VANCOUVER — Gold Fields (NYSE: GFI; JSE: GFI) is preparing for a future of US$1,300 per oz. gold by restructuring all of its operations — and potentially closing some — to bring its production costs back below the gold price, a now-negative disparity that drove the company to a US$129-million loss in the second quarter.
And the company is betting on Australia to help it achieve its goals: just as it announced the quarterly loss and warned of the potential for further writedowns, Gold Fields announced a deal to buy three gold mines in Western Australia from Barrick Gold (TSX: ABX; NYSE: ABX) for US$300 million.
Gold Fields faced a major enemy in its battle to make money last quarter: a lower gold price. In the second quarter the yellow metal fetched an average price of US$1,372 per oz. Using the new World Gold Council all-in metric, Gold Fields pegged its gold production cost at US$1,572 per oz.
That disparity created two new realities that resulted in a $270-million impairment charge. First, Gold Fields had to re-evaluate the ore stockpiles at its Damang mine in Ghana, where less of the stockpile is now economic. Second, Gold Fields is producing less gold following reductions to what the company calls “marginal mining.”
That refers to mining where the returns are not worth the cost, and Gold Fields was faced with quite a few such situations. The company closed the marginal heap-leach operation at its St Ives mine in Australia. Then it stopped mining the low-grade Main and Rajah orebodies at its Agnew mine, also in Australia. Finally, it closed the heap-leach portion of its Tarkwa mine in Ghana, where the company is now only using the more effective carbon-in-leach circuit to recover gold.
“The main theme in Gold Fields today is to restructure and position this company to survive at a US$1,300 gold price, and to a large degree that is what this quarter has been about,” said CEO Nick Holland in a conference call. “It could be that further mining is curtailed. We’re not afraid to cut production to make money.”
Even with those changes, Gold Fields still has two money-losing mines: the highly mechanized Deep South gold mine in South Africa and the Damang mine in Ghana. Deep South is an underground mine with two shaft systems, one old and the other new, that is still ramping up to planned throughput of 330,000 tonnes per month. That would enable the mine to churn out 700,000 oz. gold annually for more than 40 years.
“The key short-term deliverable at Deep South is to get the operation to break-even — that’s what we want to achieve as soon as possible,” Holland says. “At the same time we want to reassess the long-term trajectory. It might be that we’ll look at a different production profile so that we can turn this wonderful orebody into a long-term, profitable mine.”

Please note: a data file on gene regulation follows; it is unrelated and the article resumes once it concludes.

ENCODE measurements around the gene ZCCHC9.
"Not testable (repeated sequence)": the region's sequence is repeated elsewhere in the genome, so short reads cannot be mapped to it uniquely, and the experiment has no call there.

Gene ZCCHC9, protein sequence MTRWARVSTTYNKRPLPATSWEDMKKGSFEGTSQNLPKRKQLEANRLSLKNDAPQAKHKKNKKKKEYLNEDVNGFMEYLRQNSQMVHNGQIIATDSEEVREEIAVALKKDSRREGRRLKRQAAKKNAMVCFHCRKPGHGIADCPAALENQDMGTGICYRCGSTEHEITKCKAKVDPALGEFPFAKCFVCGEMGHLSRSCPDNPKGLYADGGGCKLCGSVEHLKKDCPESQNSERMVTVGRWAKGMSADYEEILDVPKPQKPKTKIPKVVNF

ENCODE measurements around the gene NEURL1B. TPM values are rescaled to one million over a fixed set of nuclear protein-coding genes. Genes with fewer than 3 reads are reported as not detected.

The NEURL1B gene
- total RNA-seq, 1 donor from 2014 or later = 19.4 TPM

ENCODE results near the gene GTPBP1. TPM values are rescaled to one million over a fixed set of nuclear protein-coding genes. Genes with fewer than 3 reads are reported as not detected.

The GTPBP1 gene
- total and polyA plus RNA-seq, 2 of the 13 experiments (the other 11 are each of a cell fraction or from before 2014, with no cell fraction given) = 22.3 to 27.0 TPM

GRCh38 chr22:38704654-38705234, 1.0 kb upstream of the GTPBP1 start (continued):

As for Damang, Holland says questions remain.
“Can we come up with a longer-term plan that works for the operation? Or do we have to accept that it has to be put on care and maintenance?”
Following news of the quarterly loss, Gold Fields shares posted their biggest one-day fall in five years, losing 9.1% on the Johannesburg Stock Exchange to close at R59.89.
But it’s not all cutbacks at Gold Fields. The company’s new deal with Barrick will see it spend US$300 million, of which half could be paid in shares, to acquire Barrick’s Yilgarn South assets. The package comprises the Granny Smith, Lawlers and Darlot gold mines, which are all in Western Australia.
The mines produced 452,000 oz. gold last year, at an all-in sustaining cost of US$1,137 per oz. Assuming that production level is maintained, the deal would make Australia Gold Fields’ most important region, responsible for 42% of the company’s gold production. Ghana would drop down to second place with 34% of Gold Fields’ output. Peru and South Africa would remain largely unchanged at 13% and 11%.
The mines offer 2.6 million reserve oz. gold and 1.9 million resource oz., though Holland expects considerable resource growth over the long-term. Gold mineralization in the Yilgarn belt is predominantly orogenic, and Gold Fields has demonstrated an ability to delineate new reserves at its current Yilgarn mines, having added 7.8 million oz. to the St. Ives and Agnew reserve count over the last 12 years.
The synergies extend well beyond geology. Gold Fields’ Lawlers mine is adjacent to Agnew, and Holland says the company plans to immediately consolidate the two operations. Agnew is already one of the lowest-cost producers in Australia, and Holland says consolidating the mines should push costs even lower.
“We might even be able to shut down the Lawlers mill completely and process everything at Agnew,” he says. The orebodies might also merge at depth, which means the mines could become an integrated underground complex.
Despite the production curtailments, Gold Fields is still on track to achieve its 2013 production guidance of between 1.83 and 1.9 million oz.
Holland says further assets impairments would be assessed at year-end, once the company has completed life-of-mine operating plans for all of its mines based on US$1,300 per oz. gold. The company is also in talks to sell two exploration-stage assets: the Woodjam copper-gold project in B.C., and the Talas gold project in Kyrgyzstan.
Gold Fields has been cutting back on general and administrative expenses. The company cut staff at its corporate office from 110 to 56, reduced its Australian employee count by 23% and shed three board seats to leave nine.
These restructurings are coming just 10 months after Gold Fields made another big move, spinning its KDC and Beatrix gold mines in South Africa out into a new company called Sibanye Gold (NYSE: SBGL). The move reduced the company’s exposure to operating risks in South Africa, where labour strife and insufficient power are common plagues. But Gold Fields has kept South Deep, so the company has not cut its ties completely.
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